{pf: poetry peeps attempt the etheree}

Check in: Welcome, Poetry Peeps! It’s nearly August, and a lot has happened this last month! Laura has requested that with this post we update each other, so I’m pleased to share that I’ve just gotten to vote on my favorite voice-over artist for SERENA SAYS, my middle grade book coming out in November, and I’ve just turned in the first draft of my 2021 WIP, and I am attempting to write wildly improbable fantasy as a palette cleanser. Who knows if anything will come of it; the purpose is to have fun and try to be funny – to relax into just ridiculous. I’m still gardening (badly) but my salvia is blooming and my carrots are many. Success is what you make of it.

Peeps, how are you???

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Etheree Taylor Armstrong arrived February 13, 1918 and departed this mortal coil on March 14, 1994. She was a poet from Arkansas, and what little else we know of her is derived from the poetic style that she invented – she was deliberate and organized, and good with numbers. That is, in my opinion, what one needs to work with the etheree.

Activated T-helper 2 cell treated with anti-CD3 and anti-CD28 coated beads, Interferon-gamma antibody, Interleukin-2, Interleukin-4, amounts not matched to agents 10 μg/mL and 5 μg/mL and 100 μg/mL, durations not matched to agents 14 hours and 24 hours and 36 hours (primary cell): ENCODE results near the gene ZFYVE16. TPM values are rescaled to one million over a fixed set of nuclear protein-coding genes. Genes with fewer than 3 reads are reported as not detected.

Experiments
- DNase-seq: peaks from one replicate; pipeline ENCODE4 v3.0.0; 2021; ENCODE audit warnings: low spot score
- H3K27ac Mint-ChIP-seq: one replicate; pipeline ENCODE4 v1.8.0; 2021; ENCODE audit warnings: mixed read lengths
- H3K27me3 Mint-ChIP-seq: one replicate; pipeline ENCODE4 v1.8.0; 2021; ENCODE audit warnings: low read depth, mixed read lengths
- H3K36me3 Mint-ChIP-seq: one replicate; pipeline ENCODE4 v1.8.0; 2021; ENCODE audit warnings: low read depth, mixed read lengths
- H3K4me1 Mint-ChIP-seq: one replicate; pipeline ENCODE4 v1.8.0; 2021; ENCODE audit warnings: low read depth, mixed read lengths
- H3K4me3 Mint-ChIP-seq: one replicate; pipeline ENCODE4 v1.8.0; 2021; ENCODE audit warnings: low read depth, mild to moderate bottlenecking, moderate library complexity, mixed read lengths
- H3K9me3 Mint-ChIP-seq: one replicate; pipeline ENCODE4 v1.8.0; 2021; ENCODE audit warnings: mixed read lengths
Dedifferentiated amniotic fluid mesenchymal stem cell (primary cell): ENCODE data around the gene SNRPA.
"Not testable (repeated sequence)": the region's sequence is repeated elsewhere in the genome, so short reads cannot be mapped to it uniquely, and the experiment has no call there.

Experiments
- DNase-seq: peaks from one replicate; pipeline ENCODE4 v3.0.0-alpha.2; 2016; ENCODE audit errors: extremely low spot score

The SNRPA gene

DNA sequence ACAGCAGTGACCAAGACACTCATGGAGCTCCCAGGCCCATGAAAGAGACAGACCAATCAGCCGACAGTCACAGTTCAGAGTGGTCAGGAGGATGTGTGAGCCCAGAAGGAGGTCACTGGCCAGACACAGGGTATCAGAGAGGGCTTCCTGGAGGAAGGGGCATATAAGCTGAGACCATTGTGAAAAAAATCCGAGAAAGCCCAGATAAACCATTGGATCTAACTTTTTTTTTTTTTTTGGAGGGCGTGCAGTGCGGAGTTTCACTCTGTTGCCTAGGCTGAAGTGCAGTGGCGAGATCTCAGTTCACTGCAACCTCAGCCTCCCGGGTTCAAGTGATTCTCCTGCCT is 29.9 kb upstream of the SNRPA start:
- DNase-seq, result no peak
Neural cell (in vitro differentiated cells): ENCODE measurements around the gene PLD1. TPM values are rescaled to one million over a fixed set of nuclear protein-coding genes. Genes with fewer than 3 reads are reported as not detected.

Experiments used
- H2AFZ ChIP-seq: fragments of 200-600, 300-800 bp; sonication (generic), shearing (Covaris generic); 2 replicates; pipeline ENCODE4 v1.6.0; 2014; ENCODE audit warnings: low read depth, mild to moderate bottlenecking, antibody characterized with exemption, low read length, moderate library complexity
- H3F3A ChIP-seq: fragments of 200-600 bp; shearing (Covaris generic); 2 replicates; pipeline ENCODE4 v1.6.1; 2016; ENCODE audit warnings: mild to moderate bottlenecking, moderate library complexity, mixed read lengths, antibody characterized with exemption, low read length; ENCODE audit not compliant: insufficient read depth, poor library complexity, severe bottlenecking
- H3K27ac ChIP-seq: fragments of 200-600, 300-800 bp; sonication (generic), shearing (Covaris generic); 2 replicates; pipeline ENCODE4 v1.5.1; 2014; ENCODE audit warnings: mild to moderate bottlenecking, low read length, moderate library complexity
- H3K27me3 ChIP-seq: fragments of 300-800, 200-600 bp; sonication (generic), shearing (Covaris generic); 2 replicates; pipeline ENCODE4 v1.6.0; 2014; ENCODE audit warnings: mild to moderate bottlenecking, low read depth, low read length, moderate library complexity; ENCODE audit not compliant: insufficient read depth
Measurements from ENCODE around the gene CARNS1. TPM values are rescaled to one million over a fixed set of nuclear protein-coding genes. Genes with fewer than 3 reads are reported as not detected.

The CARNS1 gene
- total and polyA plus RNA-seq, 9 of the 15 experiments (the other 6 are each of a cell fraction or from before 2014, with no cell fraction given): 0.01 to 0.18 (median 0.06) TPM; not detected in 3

The etheree’s simplicity is deceptive – anyone can compose ten lines with syllables matching the numbered line. But, making the poem thematically meaningful whilst counting syllables is more of a challenge.

Jump in the Wayback Machine with me and check out Sara’s, John’s, and Kelly’s from 2015, when we made our first etheree attempts. (Sara’s on the move, and Kelly’s seeing to hubby’s knees, and John’s waving from afar – all with us in spirit.) Our theme this time around was purposefully vague – summer or foresight – and I think we did it justice: Here’s Laura’s, and Tricia’s; Liz’s etheree is here. Michelle’s is here. Don’t forget to let us know where you posted yours!

San Francisco 137